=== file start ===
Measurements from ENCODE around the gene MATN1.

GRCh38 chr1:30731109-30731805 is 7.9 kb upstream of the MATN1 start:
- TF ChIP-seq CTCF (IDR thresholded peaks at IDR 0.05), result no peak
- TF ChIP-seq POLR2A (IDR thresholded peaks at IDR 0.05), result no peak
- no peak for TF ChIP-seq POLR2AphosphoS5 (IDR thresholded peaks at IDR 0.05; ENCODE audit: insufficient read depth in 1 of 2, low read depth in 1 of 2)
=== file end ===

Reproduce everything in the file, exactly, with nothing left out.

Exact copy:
Measurements from ENCODE around the gene MATN1.

GRCh38 chr1:30731109-30731805 is 7.9 kb upstream of the MATN1 start:
- TF ChIP-seq CTCF (IDR thresholded peaks at IDR 0.05), result no peak
- TF ChIP-seq POLR2A (IDR thresholded peaks at IDR 0.05), result no peak
- no peak for TF ChIP-seq POLR2AphosphoS5 (IDR thresholded peaks at IDR 0.05; ENCODE audit: insufficient read depth in 1 of 2, low read depth in 1 of 2)